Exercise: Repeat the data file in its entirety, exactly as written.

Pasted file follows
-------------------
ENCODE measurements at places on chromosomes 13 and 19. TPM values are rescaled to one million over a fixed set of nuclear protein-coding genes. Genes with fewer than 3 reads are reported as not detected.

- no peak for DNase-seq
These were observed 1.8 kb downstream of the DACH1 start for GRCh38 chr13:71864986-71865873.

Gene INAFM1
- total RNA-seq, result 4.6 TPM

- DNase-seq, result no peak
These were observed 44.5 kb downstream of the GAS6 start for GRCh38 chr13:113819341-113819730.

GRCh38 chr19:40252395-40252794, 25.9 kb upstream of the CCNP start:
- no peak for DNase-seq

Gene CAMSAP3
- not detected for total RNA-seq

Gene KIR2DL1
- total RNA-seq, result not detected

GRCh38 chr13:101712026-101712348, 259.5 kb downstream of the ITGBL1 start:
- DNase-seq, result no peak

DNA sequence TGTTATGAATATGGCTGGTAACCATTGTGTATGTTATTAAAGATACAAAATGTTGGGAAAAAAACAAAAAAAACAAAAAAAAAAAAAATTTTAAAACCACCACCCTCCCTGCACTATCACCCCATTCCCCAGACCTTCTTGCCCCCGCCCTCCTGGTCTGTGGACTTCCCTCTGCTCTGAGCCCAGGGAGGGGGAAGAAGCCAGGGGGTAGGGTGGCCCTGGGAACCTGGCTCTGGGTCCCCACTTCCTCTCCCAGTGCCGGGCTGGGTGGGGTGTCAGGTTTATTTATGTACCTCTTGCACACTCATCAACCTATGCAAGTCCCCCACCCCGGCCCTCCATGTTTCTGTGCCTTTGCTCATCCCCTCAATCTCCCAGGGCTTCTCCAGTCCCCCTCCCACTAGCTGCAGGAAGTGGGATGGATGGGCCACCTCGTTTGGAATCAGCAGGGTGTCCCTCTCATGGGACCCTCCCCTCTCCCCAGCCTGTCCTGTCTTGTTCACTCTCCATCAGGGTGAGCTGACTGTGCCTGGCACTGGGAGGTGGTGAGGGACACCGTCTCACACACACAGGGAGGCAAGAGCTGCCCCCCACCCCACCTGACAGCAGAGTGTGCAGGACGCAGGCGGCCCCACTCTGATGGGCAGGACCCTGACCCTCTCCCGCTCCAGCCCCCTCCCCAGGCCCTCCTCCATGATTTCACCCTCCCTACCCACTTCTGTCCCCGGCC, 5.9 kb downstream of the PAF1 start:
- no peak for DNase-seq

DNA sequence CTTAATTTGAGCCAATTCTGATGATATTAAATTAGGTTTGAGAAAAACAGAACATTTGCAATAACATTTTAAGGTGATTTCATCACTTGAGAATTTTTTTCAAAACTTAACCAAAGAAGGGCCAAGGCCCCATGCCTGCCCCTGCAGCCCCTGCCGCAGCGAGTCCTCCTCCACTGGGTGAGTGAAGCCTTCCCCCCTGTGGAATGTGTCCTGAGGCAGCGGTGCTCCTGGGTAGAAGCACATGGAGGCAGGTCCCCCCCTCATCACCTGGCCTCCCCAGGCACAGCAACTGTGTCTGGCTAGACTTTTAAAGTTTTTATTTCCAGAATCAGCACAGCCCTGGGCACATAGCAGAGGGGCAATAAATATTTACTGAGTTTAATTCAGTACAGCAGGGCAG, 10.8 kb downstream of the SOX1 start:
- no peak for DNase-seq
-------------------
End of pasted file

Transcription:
ENCODE measurements at places on chromosomes 13 and 19. TPM values are rescaled to one million over a fixed set of nuclear protein-coding genes. Genes with fewer than 3 reads are reported as not detected.

- no peak for DNase-seq
These were observed 1.8 kb downstream of the DACH1 start for GRCh38 chr13:71864986-71865873.

Gene INAFM1
- total RNA-seq, result 4.6 TPM

- DNase-seq, result no peak
These were observed 44.5 kb downstream of the GAS6 start for GRCh38 chr13:113819341-113819730.

GRCh38 chr19:40252395-40252794, 25.9 kb upstream of the CCNP start:
- no peak for DNase-seq

Gene CAMSAP3
- not detected for total RNA-seq

Gene KIR2DL1
- total RNA-seq, result not detected

GRCh38 chr13:101712026-101712348, 259.5 kb downstream of the ITGBL1 start:
- DNase-seq, result no peak

DNA sequence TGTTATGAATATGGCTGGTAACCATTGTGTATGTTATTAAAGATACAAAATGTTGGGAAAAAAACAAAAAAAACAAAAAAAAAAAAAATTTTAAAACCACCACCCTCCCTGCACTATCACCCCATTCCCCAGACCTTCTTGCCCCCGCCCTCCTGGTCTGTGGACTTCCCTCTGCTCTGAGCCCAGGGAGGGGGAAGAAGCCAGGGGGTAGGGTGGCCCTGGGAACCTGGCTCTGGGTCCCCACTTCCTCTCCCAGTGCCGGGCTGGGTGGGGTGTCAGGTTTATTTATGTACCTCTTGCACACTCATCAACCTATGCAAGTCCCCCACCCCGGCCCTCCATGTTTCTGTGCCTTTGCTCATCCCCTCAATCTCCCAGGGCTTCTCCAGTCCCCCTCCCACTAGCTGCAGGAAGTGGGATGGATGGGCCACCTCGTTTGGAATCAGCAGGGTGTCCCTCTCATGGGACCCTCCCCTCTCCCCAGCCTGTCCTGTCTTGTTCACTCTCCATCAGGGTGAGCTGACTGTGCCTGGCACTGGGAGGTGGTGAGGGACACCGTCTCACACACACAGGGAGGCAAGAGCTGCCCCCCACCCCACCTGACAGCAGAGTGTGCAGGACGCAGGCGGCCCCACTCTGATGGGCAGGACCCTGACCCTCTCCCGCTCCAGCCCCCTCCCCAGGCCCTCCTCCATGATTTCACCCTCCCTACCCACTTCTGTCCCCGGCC, 5.9 kb downstream of the PAF1 start:
- no peak for DNase-seq

DNA sequence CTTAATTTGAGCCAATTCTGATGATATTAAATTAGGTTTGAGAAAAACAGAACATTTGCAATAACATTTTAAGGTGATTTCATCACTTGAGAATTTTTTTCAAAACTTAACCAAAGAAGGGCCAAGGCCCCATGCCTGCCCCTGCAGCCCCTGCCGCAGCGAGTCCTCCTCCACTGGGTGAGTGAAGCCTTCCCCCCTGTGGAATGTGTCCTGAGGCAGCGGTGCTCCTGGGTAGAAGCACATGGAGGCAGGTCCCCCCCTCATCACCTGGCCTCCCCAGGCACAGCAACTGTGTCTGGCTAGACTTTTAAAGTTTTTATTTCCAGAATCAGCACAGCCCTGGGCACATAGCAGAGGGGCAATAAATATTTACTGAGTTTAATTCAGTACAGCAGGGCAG, 10.8 kb downstream of the SOX1 start:
- no peak for DNase-seq